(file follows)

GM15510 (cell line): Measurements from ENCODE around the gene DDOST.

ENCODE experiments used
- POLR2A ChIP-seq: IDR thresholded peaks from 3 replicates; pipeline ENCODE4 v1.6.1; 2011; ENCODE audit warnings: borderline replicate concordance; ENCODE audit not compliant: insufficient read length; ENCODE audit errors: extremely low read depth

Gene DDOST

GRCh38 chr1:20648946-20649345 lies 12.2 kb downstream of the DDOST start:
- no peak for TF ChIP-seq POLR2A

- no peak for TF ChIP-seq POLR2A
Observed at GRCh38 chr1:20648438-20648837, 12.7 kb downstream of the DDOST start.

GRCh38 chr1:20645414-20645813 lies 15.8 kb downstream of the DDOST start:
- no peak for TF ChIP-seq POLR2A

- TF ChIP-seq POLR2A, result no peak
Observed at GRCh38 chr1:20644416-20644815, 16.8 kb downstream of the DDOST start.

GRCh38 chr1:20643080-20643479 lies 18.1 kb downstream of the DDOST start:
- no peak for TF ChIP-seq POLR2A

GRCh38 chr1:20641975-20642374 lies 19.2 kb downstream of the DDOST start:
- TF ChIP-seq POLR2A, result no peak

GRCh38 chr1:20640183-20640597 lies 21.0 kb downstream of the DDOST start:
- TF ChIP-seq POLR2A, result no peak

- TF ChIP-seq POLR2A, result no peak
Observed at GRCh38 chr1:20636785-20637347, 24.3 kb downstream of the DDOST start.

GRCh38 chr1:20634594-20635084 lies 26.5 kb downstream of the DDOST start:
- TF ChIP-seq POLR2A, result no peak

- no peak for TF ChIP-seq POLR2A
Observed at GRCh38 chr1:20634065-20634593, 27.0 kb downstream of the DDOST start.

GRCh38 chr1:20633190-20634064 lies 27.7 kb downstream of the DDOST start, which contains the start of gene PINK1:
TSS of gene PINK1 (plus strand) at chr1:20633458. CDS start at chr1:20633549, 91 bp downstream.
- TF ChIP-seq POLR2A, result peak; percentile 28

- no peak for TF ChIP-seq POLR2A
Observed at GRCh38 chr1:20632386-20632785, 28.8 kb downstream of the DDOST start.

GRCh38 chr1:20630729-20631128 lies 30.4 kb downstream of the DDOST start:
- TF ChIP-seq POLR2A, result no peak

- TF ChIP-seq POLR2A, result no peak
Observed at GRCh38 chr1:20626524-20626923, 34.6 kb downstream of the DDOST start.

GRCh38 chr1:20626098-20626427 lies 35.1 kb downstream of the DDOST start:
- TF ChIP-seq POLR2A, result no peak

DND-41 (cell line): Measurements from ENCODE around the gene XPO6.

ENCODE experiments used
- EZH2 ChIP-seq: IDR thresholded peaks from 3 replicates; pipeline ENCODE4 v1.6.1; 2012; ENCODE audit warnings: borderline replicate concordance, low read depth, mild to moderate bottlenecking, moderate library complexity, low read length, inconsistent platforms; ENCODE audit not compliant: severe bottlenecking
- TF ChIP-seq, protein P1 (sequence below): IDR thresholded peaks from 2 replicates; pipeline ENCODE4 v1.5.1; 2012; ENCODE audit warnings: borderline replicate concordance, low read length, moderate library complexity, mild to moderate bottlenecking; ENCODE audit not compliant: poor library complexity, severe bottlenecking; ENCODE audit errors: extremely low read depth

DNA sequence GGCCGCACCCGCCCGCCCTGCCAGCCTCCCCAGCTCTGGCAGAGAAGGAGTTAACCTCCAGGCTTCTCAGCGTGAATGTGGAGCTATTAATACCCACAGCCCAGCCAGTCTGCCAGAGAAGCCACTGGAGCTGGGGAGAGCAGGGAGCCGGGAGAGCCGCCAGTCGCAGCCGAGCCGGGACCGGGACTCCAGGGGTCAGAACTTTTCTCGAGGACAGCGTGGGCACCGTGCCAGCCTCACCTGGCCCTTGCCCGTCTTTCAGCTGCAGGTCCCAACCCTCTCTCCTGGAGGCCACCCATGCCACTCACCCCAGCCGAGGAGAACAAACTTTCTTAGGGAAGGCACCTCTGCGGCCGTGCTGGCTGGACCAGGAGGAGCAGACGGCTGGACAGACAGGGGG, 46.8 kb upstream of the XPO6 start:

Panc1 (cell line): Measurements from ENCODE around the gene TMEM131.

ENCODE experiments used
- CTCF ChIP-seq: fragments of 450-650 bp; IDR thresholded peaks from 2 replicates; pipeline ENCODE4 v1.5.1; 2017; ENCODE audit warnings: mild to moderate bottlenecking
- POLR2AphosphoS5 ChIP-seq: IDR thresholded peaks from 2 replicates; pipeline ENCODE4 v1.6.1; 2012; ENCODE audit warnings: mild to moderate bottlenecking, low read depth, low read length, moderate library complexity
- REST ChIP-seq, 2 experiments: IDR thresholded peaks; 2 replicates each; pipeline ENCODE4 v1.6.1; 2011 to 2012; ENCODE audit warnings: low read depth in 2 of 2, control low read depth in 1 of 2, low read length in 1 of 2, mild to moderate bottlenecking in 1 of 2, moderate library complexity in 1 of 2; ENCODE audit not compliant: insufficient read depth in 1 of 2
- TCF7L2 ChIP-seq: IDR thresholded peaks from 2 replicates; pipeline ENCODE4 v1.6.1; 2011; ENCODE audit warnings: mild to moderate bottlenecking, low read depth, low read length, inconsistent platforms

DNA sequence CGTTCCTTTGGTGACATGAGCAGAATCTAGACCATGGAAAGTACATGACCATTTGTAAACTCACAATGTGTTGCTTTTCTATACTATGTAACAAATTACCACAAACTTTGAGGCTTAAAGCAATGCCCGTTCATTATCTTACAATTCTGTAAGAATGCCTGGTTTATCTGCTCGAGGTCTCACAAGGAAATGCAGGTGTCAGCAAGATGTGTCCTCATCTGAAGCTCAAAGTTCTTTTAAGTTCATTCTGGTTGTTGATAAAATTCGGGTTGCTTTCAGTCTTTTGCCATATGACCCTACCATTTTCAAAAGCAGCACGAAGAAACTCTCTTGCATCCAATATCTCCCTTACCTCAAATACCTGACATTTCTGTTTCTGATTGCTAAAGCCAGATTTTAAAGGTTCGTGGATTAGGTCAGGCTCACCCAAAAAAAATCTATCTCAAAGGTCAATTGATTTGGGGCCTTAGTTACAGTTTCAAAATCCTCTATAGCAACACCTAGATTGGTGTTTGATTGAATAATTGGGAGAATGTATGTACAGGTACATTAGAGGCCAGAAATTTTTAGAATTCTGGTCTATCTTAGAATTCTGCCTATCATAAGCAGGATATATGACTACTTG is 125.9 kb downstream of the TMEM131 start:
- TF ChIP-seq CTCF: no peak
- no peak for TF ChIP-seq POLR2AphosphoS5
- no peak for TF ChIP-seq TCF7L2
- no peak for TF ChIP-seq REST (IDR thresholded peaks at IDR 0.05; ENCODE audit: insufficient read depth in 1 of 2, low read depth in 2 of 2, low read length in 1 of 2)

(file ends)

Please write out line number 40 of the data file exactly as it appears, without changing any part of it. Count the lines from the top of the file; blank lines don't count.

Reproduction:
DNA sequence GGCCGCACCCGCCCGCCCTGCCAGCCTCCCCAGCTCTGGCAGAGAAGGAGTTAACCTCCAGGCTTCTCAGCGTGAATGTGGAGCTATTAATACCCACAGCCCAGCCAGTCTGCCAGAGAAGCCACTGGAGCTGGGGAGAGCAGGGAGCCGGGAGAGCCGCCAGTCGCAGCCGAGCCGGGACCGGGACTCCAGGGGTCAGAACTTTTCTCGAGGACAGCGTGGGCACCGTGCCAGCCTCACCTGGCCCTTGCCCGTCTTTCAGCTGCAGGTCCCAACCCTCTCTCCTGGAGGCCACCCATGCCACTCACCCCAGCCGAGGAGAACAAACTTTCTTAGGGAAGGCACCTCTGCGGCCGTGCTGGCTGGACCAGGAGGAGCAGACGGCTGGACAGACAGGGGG, 46.8 kb upstream of the XPO6 start: